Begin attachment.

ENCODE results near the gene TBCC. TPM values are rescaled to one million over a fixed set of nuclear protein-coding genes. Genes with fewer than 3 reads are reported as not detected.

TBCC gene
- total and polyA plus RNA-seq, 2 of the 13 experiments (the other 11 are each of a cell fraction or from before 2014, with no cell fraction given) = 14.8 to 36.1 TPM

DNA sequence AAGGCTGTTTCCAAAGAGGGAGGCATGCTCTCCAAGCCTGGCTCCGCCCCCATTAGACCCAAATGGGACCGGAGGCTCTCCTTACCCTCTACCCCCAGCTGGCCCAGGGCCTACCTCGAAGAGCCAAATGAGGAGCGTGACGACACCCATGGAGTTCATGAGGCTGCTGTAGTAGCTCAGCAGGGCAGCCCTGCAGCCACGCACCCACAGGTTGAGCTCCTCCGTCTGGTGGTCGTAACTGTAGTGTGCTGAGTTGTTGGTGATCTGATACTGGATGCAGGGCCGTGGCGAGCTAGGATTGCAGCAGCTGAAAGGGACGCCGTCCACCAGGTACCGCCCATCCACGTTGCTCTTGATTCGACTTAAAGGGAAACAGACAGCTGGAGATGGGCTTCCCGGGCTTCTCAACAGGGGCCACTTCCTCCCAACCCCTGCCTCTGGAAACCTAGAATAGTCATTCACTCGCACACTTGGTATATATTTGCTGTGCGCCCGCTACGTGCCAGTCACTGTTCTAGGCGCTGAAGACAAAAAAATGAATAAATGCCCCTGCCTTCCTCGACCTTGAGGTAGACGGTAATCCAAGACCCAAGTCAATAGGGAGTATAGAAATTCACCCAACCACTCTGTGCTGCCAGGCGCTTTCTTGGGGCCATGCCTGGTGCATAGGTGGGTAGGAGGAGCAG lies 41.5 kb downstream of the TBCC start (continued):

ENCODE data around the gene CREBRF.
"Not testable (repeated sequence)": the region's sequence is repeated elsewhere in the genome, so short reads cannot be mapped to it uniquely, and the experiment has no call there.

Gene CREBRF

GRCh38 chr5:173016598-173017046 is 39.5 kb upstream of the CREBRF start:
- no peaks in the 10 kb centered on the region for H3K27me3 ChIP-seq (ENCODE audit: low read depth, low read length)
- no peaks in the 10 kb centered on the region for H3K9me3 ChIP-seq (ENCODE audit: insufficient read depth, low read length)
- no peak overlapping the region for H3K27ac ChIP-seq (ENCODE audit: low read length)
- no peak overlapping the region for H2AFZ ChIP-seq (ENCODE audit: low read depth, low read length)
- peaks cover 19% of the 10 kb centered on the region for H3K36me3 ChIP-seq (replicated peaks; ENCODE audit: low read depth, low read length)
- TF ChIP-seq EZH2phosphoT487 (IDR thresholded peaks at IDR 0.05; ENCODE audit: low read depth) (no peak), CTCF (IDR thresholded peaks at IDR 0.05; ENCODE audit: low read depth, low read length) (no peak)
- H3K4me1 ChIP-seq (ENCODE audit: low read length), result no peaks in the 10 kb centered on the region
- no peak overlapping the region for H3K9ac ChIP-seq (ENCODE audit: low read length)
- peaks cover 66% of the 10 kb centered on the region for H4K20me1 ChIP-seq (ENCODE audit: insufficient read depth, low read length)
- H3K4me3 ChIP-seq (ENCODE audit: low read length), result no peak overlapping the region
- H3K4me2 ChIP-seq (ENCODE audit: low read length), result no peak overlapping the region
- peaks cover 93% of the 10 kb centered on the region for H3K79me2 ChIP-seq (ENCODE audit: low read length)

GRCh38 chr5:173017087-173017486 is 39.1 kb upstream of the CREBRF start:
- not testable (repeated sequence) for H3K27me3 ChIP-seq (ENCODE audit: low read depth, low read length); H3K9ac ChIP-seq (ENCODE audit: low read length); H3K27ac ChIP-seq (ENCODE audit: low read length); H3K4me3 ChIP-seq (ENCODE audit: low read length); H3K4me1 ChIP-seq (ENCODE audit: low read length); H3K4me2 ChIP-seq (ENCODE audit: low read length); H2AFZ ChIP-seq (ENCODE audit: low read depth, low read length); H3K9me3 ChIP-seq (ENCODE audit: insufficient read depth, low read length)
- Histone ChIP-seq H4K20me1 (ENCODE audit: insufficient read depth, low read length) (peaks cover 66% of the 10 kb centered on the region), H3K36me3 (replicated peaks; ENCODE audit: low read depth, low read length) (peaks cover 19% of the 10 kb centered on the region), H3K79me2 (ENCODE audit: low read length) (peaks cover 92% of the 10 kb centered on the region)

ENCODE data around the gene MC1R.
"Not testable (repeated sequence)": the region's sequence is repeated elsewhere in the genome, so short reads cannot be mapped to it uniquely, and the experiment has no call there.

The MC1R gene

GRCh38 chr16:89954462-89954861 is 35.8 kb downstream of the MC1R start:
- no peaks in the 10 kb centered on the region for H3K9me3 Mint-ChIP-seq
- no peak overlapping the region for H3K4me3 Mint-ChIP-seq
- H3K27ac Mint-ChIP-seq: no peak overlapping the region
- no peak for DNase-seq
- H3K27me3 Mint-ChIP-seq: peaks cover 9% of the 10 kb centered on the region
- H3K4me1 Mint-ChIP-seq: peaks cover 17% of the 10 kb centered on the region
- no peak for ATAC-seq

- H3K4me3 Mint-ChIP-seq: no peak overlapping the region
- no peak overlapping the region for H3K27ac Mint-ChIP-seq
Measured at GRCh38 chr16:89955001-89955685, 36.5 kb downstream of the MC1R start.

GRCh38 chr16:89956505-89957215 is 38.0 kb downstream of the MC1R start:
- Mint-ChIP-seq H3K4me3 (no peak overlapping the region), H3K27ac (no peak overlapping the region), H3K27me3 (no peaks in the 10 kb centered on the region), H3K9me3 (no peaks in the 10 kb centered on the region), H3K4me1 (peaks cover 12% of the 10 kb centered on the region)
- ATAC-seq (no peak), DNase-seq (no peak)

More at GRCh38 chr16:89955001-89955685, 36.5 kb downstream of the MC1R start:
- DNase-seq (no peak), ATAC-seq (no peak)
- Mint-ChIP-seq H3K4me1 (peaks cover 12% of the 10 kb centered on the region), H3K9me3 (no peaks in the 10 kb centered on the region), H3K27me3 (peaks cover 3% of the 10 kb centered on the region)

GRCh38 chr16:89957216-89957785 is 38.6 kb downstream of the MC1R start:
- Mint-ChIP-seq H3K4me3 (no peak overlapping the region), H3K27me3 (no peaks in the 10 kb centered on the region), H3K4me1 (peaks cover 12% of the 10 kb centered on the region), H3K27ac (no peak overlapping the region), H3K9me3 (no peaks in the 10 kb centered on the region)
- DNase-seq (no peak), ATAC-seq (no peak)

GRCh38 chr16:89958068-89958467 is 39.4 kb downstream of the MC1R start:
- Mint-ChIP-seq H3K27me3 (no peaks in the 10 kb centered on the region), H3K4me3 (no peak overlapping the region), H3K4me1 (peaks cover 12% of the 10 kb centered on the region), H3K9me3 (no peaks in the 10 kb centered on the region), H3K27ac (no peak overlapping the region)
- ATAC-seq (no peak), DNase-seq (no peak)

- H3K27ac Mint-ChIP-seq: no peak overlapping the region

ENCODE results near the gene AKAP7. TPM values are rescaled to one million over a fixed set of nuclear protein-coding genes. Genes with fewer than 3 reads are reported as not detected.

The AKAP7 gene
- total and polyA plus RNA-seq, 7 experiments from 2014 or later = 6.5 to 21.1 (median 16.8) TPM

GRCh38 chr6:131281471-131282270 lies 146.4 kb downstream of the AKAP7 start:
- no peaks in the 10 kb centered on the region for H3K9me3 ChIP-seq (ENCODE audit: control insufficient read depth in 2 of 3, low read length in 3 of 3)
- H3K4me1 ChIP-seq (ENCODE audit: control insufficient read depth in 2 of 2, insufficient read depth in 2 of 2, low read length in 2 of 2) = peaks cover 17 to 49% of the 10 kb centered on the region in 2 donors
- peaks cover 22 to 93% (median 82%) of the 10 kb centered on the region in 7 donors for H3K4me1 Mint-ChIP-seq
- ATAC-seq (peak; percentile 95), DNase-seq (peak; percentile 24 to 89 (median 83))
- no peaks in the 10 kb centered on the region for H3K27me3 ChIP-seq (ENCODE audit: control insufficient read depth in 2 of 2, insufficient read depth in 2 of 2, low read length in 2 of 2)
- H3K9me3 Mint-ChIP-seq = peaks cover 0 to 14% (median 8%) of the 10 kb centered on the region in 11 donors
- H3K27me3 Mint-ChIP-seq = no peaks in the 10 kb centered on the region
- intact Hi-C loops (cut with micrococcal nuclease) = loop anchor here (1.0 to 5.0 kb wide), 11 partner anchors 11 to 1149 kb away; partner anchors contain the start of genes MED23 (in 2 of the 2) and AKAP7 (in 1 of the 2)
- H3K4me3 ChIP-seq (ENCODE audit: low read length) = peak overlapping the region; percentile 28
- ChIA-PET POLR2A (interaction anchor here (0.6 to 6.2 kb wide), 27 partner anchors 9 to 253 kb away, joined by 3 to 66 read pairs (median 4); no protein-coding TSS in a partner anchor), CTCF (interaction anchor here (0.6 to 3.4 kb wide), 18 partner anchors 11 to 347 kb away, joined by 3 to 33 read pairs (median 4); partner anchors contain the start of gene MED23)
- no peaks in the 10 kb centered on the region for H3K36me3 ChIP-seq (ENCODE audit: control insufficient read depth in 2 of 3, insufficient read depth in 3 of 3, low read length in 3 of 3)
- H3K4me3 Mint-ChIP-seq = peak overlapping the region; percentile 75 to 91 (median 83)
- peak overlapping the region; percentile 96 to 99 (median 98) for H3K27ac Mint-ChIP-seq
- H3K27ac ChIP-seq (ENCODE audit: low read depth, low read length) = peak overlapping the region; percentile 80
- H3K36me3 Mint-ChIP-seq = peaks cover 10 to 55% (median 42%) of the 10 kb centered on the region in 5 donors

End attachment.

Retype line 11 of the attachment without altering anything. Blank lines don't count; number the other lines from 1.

- no peak overlapping the region for H3K27ac ChIP-seq (ENCODE audit: low read length)